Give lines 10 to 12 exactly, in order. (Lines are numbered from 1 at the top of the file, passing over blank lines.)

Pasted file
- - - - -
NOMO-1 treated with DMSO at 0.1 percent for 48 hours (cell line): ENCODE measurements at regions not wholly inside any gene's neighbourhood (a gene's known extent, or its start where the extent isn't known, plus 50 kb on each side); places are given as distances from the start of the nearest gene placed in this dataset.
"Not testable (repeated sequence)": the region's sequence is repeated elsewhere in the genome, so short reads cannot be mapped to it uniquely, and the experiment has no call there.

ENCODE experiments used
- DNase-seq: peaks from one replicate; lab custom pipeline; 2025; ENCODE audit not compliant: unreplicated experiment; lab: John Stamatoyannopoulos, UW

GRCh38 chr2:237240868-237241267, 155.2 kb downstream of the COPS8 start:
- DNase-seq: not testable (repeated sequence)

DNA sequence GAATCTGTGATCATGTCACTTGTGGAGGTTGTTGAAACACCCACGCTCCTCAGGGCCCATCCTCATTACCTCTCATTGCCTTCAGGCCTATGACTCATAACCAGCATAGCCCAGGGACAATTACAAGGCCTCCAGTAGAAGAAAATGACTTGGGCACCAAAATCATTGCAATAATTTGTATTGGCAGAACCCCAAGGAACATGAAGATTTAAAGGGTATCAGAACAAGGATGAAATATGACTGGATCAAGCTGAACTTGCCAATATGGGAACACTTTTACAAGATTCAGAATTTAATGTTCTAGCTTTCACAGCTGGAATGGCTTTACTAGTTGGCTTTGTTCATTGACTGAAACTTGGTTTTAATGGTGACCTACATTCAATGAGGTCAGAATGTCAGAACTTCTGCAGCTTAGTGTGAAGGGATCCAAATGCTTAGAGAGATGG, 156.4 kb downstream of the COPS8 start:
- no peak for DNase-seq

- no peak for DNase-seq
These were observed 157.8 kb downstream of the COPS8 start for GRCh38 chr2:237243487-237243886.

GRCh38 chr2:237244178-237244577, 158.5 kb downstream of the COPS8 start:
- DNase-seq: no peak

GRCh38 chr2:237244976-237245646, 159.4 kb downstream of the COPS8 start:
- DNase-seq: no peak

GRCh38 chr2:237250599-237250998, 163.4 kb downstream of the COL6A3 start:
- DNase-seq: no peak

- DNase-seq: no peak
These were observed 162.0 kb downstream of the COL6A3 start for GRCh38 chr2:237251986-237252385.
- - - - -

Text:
These were observed 157.8 kb downstream of the COPS8 start for GRCh38 chr2:237243487-237243886.

GRCh38 chr2:237244178-237244577, 158.5 kb downstream of the COPS8 start:
- DNase-seq: no peak